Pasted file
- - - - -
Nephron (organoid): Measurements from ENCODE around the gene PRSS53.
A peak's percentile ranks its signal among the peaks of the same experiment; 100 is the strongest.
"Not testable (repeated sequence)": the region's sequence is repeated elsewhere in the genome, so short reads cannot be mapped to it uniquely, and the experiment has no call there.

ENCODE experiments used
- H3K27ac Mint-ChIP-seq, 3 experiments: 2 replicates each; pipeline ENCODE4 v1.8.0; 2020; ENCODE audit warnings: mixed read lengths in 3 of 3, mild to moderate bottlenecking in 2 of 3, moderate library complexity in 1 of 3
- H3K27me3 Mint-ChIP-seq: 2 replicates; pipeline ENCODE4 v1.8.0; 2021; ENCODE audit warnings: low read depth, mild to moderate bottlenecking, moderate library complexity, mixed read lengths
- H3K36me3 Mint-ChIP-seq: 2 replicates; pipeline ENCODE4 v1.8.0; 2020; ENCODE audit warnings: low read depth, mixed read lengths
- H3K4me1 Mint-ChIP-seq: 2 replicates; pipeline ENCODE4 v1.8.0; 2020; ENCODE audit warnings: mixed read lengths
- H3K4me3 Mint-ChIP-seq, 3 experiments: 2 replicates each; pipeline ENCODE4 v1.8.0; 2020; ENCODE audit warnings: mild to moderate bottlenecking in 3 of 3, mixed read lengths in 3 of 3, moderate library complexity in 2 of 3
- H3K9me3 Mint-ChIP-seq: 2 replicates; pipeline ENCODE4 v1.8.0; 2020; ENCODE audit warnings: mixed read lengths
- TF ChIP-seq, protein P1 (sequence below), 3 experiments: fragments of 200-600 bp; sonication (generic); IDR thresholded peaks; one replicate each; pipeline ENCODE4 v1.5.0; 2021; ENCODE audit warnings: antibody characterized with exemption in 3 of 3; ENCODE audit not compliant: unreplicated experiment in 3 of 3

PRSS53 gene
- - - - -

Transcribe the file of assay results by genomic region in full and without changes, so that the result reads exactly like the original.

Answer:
Nephron (organoid): Measurements from ENCODE around the gene PRSS53.
A peak's percentile ranks its signal among the peaks of the same experiment; 100 is the strongest.
"Not testable (repeated sequence)": the region's sequence is repeated elsewhere in the genome, so short reads cannot be mapped to it uniquely, and the experiment has no call there.

ENCODE experiments used
- H3K27ac Mint-ChIP-seq, 3 experiments: 2 replicates each; pipeline ENCODE4 v1.8.0; 2020; ENCODE audit warnings: mixed read lengths in 3 of 3, mild to moderate bottlenecking in 2 of 3, moderate library complexity in 1 of 3
- H3K27me3 Mint-ChIP-seq: 2 replicates; pipeline ENCODE4 v1.8.0; 2021; ENCODE audit warnings: low read depth, mild to moderate bottlenecking, moderate library complexity, mixed read lengths
- H3K36me3 Mint-ChIP-seq: 2 replicates; pipeline ENCODE4 v1.8.0; 2020; ENCODE audit warnings: low read depth, mixed read lengths
- H3K4me1 Mint-ChIP-seq: 2 replicates; pipeline ENCODE4 v1.8.0; 2020; ENCODE audit warnings: mixed read lengths
- H3K4me3 Mint-ChIP-seq, 3 experiments: 2 replicates each; pipeline ENCODE4 v1.8.0; 2020; ENCODE audit warnings: mild to moderate bottlenecking in 3 of 3, mixed read lengths in 3 of 3, moderate library complexity in 2 of 3
- H3K9me3 Mint-ChIP-seq: 2 replicates; pipeline ENCODE4 v1.8.0; 2020; ENCODE audit warnings: mixed read lengths
- TF ChIP-seq, protein P1 (sequence below), 3 experiments: fragments of 200-600 bp; sonication (generic); IDR thresholded peaks; one replicate each; pipeline ENCODE4 v1.5.0; 2021; ENCODE audit warnings: antibody characterized with exemption in 3 of 3; ENCODE audit not compliant: unreplicated experiment in 3 of 3

PRSS53 gene